The LED industry made about 100 billion LED chips in 2011 for a market that needs only 89 billion. that 12 per cent ‘oversupply ratio’ will worsen to 21 per cent in 2012 after LED makers add manufacturing capacity. this would mean further drop in prices o
Compared to incandescent bulbs and compact fluorescent lamps (CFLs), light-emitting diodes (LEDs) are characterised by a low operating voltage and current, high reliability and long life. The latest range of ultra-bright LEDs consumes just 11 per cent of the electrical power consumed by incandescent bulbs for the same light output in lumens. That means today’s 11W LED light can give the same light output as a 100W conventional filament bulb.
Thus the global power demand will reduce by more than half if all conventional lights are replaced with LEDs. This will eliminate the need to use dangerous and controversial nuclear energy or polluting fossil fuel power, and also reduce dependence on other countries for energy security.
rnder the shadow of the international energy crisis and gradual improvement of environment protection requirements, semiconductor LED lighting is recognised as the only and most important way of energy saving and environment protection in the world. It lasts long, allows microminiaturisation, and is energy-efficient, safe, environment-friendly and available in abundant colours.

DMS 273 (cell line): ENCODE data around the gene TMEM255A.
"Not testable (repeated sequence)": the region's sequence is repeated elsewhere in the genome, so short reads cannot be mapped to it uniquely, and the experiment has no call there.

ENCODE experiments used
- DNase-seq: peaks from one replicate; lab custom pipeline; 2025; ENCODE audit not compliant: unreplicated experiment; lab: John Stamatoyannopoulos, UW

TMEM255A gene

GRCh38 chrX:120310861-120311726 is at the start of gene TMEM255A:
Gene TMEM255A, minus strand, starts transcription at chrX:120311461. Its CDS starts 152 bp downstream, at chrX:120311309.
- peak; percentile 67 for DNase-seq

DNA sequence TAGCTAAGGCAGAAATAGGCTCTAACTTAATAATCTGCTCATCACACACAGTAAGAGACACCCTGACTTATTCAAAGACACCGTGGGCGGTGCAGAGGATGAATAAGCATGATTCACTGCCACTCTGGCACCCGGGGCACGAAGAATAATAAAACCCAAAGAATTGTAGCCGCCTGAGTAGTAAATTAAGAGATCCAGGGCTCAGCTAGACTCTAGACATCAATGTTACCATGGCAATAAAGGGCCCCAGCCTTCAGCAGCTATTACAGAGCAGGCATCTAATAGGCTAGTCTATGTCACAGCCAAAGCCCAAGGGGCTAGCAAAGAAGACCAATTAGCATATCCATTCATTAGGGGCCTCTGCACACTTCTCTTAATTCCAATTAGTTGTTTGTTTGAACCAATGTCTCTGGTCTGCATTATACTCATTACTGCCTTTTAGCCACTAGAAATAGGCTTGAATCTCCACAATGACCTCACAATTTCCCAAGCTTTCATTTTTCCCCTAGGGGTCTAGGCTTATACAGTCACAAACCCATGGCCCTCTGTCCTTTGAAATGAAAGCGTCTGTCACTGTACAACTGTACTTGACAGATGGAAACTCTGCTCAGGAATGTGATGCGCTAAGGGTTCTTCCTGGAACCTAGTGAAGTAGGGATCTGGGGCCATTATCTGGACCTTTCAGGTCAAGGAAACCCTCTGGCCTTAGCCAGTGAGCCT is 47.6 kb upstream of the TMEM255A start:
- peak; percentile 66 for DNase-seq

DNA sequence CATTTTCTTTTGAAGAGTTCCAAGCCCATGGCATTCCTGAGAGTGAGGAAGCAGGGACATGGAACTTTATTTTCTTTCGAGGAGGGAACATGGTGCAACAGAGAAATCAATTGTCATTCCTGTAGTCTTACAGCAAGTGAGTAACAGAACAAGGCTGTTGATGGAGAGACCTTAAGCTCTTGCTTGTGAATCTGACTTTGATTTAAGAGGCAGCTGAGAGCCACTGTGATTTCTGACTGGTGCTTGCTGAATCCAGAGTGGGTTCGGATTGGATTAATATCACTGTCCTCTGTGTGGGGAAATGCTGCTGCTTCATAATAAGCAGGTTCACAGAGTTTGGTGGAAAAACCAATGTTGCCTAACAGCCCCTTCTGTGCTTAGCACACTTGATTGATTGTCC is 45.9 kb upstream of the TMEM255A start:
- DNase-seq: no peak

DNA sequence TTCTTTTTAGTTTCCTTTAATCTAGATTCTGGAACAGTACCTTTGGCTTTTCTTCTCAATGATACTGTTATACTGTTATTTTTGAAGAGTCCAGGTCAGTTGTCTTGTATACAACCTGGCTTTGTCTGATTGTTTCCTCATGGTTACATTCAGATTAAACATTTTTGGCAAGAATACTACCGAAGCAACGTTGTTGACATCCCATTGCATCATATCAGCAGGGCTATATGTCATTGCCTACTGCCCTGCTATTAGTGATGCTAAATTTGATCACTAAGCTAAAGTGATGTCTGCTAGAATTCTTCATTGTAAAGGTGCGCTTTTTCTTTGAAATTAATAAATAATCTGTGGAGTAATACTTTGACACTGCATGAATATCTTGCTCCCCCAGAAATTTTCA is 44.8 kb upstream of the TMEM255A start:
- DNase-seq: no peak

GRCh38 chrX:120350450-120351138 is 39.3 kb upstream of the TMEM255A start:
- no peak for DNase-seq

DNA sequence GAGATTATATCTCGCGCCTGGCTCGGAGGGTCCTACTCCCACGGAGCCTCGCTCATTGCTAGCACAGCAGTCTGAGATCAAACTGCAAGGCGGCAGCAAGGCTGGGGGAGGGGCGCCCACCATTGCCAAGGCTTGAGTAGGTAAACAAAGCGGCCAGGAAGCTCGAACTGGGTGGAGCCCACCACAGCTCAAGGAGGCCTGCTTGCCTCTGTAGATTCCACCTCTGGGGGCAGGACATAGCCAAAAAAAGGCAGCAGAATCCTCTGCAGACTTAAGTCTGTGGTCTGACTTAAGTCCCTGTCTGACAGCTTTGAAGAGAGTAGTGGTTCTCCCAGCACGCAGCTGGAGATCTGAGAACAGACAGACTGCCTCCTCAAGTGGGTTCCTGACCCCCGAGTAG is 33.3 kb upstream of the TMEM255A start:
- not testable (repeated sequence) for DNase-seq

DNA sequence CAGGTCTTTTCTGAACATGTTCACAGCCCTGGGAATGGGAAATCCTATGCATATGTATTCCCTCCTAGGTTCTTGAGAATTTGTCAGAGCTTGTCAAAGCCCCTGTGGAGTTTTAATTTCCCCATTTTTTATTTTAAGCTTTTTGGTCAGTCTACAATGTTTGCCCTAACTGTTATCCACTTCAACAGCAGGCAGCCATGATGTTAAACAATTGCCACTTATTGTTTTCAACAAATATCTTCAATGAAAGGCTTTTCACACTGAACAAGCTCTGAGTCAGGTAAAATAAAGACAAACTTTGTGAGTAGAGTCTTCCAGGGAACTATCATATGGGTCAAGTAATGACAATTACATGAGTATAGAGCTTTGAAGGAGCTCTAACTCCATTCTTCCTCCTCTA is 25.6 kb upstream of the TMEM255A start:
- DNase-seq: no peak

LED light sources are very reliable since a single chip converts electrical energy into light energy. As this conversion efficiency is the highest, the heat loss is small and well managed to protect the chip. The life of an LED is therefore practically unlimited at 50,000 hours. Against this, CFLs have as many as 40 or more parts and rarely complete the claimed lifespan of 5000 hours. Cheap CFLs from China are indeed a waste of money.
With gradual enhancement of luminous efficiency and application technologies, the application area of LEDs has increased from just indicator lights to displays, landscape lighting, backlight, automotive lighting and traffic lights. LED applications are now in different development phases.
Global LED industry
Globally, the LED industry is growing rapidly. According to a report on the global and Chinese LED industry published by China Research and Intelligence in 2009, “The entry barriers in the light-emitting diode industry are being cut down gradually. The upstream industry includes monocrystalline chip and the epitaxial wafer, while the middle-stream industry is mainly engaged in chip processing, and the downstream industry handles packaging, testing and application. The upstream and middle-stream industries—the most competitive and risky fields in the world market—have more technical ingredients and require more investments. In the LED industry, epitaxial wafer and chip account for about T0 per cent of profits, packaging 10 to